She used to see sunrises when she was a teen; she would wait by the river, to see the sky break through grey, blue and magenta. The anticipation was palpable until the sun slowly rose, she would then give in to slumber until the warm glow upon her face would wake her anew.
This photo was taken by a friend and former colleague who is travelling with her partner on a cycling tour in South-East Asia. Arianne and Sebastien are very generous in sharing some of their experiences and sights along the way at Tandem en Cavale on Facebook.
Being a sucker for sunrises and sunsets, I had to write something to one of their stunning photos.
She sits draped in fleece admiring a nature’s morning splendour. The eye could capture only hundreds of shades and nuances…a human lens shooting in slow motion. She smiles with pride. One must witness the slightest changes to appreciate the glory of it all; she felt lured, this frigid morning, by an omnipresence. In reverent silence, she recites her mantra before this sacred panorama.
She sits with mixed feelings, watching the sun set. The wind picks up from le Mont Royale on the rooftop. She is saddened to see such beauty leave her hemisphere. And then she smiles, reminded that as she bows in reverence thinking of her friends on the other side.
As a youth up to my early teens, my family would go camping from May (Victoria weekend) until mid-October (Canadian Thanksgiving). I would literally go for a quick swim about a week after the ice had melted…just to impress my father and he and my sister would take down the tent often in the snow in October.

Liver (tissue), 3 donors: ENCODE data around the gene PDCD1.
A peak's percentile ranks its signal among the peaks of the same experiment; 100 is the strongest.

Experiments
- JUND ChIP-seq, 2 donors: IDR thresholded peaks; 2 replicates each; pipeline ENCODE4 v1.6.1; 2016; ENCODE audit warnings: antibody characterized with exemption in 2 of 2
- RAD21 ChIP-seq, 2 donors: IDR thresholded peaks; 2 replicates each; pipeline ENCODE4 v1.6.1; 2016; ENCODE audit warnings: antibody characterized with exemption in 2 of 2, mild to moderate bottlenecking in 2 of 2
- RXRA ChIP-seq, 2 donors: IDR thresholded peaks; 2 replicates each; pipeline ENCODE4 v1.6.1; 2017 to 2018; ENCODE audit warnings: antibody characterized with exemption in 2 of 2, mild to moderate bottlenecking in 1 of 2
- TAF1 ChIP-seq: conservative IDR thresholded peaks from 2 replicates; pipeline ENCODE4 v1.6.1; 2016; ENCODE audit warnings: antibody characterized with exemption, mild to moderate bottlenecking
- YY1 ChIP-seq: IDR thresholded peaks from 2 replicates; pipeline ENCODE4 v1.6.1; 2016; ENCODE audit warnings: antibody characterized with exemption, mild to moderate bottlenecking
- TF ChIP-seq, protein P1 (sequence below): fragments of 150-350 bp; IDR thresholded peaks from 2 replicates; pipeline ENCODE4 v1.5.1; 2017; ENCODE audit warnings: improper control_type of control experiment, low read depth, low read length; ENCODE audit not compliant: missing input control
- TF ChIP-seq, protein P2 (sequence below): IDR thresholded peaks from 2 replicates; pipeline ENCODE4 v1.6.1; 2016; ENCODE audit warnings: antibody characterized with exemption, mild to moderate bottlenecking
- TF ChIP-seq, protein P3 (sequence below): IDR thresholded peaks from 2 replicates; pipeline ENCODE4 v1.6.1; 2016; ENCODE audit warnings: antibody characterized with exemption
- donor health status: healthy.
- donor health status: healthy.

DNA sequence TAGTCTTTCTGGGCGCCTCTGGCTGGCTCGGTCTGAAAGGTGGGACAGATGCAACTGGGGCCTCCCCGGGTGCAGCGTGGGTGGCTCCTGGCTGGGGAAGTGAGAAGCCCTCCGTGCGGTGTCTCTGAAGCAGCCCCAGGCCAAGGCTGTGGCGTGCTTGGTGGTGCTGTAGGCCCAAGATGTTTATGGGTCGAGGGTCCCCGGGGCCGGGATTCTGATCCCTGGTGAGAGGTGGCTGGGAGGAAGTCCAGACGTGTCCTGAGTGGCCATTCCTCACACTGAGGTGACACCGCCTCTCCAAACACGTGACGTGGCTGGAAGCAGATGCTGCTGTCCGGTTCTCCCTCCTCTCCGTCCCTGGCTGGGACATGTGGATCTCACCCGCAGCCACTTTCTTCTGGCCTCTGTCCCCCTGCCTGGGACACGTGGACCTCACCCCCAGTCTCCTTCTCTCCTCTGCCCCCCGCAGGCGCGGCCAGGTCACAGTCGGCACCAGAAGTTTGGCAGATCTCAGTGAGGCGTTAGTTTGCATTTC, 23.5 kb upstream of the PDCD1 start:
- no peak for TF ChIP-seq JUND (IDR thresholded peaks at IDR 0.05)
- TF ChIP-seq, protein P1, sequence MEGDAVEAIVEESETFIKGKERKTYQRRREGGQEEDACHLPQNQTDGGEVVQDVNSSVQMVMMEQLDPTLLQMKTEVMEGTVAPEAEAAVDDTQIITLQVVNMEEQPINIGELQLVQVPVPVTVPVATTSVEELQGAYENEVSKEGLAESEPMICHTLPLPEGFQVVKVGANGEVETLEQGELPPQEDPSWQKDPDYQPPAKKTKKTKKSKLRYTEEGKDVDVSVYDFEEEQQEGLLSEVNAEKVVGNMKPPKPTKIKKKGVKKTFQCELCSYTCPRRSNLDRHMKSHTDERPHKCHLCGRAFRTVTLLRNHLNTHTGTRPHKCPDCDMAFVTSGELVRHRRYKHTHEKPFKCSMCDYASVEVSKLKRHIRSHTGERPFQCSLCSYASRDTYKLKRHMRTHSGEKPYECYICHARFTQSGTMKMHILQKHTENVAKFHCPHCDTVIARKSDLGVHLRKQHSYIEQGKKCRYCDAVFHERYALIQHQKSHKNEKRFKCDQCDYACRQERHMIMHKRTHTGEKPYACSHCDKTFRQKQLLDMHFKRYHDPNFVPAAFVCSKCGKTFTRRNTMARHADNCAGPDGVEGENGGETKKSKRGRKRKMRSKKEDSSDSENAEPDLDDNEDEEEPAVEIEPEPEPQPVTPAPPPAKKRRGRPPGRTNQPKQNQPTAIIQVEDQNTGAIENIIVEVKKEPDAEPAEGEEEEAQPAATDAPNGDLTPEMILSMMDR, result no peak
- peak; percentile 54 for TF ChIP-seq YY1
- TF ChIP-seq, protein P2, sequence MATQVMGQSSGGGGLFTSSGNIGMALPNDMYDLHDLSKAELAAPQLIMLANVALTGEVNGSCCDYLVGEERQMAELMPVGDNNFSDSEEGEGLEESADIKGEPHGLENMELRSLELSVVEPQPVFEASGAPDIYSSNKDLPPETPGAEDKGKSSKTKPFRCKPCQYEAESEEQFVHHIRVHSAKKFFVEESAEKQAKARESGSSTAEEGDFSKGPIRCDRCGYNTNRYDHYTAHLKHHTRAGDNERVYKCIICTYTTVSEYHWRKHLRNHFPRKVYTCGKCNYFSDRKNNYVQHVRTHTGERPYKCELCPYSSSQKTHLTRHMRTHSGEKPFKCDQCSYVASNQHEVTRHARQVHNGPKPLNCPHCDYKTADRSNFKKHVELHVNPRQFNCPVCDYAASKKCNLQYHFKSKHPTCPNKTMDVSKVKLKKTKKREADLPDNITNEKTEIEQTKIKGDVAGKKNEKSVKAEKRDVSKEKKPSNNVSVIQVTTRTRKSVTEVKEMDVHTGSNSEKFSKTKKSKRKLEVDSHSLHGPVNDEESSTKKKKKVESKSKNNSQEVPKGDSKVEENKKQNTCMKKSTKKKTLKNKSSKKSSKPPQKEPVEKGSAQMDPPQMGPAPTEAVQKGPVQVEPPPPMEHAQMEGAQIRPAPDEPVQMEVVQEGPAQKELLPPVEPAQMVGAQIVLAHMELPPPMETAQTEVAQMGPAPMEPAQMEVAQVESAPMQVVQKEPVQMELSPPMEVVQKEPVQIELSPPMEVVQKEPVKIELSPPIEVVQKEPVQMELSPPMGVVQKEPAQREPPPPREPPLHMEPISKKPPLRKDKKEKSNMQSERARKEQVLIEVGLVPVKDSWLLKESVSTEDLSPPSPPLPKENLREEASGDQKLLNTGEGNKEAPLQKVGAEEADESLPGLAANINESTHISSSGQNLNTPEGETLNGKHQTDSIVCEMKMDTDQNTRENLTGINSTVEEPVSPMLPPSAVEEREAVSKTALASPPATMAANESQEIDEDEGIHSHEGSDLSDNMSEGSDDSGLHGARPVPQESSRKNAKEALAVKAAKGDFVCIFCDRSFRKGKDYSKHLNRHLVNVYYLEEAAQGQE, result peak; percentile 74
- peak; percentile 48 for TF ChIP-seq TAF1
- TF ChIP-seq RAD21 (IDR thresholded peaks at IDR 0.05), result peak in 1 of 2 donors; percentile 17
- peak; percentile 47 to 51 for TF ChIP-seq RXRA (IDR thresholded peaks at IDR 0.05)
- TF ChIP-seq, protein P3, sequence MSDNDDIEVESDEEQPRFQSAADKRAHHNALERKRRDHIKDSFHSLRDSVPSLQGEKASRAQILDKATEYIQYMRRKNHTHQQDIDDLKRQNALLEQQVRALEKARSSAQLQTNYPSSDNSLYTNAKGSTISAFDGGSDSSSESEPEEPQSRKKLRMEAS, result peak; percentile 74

Every weekend my parents, sister and I would ride up to Isle le Motte, Vermont (on Champlain Lake) to spend a weekend in the fresh air. Friday night when we arrived, would consist of eating split pea soup before going to bed and Saturday we would often have T-bone steak with huge wieners and baked potatoes on the BBQ for dinner.
Thankfully the family that camped next door were our good friends (more like our second family) from our hometown and had three children, the two eldest were teens; so the parents would sit around a campfire and do adult stuff like tells jokes and drink lots of Bloody Mary’s except for my dad who was sober since I was seven and the teens would listen to The Rolling Stones and the Beatles on our turntable….yes, there was electricity that served for our entertainment so we did not whine to our parents we were bored; electricity was only for tacky lanterns lit around the campsite and our record player.
Before starting the fire however, my father would combine the fixings to make home-baked beans, put it all in an earthenware pot and he had purchased a tiny square oven (looked just like a tin box) and dig it in the centre of the ground beneath the bonfire. The beans baked all night long .
New dawn whispers
Sunday breakfast simmers
neath amber ashes